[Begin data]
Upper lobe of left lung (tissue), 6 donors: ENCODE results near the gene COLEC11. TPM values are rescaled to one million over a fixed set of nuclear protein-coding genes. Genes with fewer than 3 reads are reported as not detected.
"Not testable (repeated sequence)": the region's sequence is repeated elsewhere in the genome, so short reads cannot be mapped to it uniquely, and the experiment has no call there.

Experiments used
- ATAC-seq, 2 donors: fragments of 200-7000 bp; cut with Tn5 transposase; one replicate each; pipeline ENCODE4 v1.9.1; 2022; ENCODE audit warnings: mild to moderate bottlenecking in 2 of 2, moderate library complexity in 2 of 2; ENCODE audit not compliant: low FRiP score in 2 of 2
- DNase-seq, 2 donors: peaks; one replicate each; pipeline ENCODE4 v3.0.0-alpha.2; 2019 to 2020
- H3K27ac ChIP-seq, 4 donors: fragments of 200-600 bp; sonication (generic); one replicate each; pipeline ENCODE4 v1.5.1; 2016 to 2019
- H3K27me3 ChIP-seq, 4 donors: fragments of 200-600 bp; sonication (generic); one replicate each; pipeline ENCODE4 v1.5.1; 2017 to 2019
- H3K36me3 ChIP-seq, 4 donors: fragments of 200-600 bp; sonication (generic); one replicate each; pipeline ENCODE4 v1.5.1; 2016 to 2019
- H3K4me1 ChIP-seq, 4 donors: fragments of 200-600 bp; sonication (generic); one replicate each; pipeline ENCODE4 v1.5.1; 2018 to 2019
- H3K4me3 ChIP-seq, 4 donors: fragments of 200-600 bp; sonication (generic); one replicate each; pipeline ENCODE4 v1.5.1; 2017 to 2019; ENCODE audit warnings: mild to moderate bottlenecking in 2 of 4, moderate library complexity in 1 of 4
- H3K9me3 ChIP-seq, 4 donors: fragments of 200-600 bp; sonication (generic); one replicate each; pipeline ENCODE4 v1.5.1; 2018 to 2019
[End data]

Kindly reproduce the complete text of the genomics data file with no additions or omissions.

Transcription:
Upper lobe of left lung (tissue), 6 donors: ENCODE results near the gene COLEC11. TPM values are rescaled to one million over a fixed set of nuclear protein-coding genes. Genes with fewer than 3 reads are reported as not detected.
"Not testable (repeated sequence)": the region's sequence is repeated elsewhere in the genome, so short reads cannot be mapped to it uniquely, and the experiment has no call there.

Experiments used
- ATAC-seq, 2 donors: fragments of 200-7000 bp; cut with Tn5 transposase; one replicate each; pipeline ENCODE4 v1.9.1; 2022; ENCODE audit warnings: mild to moderate bottlenecking in 2 of 2, moderate library complexity in 2 of 2; ENCODE audit not compliant: low FRiP score in 2 of 2
- DNase-seq, 2 donors: peaks; one replicate each; pipeline ENCODE4 v3.0.0-alpha.2; 2019 to 2020
- H3K27ac ChIP-seq, 4 donors: fragments of 200-600 bp; sonication (generic); one replicate each; pipeline ENCODE4 v1.5.1; 2016 to 2019
- H3K27me3 ChIP-seq, 4 donors: fragments of 200-600 bp; sonication (generic); one replicate each; pipeline ENCODE4 v1.5.1; 2017 to 2019
- H3K36me3 ChIP-seq, 4 donors: fragments of 200-600 bp; sonication (generic); one replicate each; pipeline ENCODE4 v1.5.1; 2016 to 2019
- H3K4me1 ChIP-seq, 4 donors: fragments of 200-600 bp; sonication (generic); one replicate each; pipeline ENCODE4 v1.5.1; 2018 to 2019
- H3K4me3 ChIP-seq, 4 donors: fragments of 200-600 bp; sonication (generic); one replicate each; pipeline ENCODE4 v1.5.1; 2017 to 2019; ENCODE audit warnings: mild to moderate bottlenecking in 2 of 4, moderate library complexity in 1 of 4
- H3K9me3 ChIP-seq, 4 donors: fragments of 200-600 bp; sonication (generic); one replicate each; pipeline ENCODE4 v1.5.1; 2018 to 2019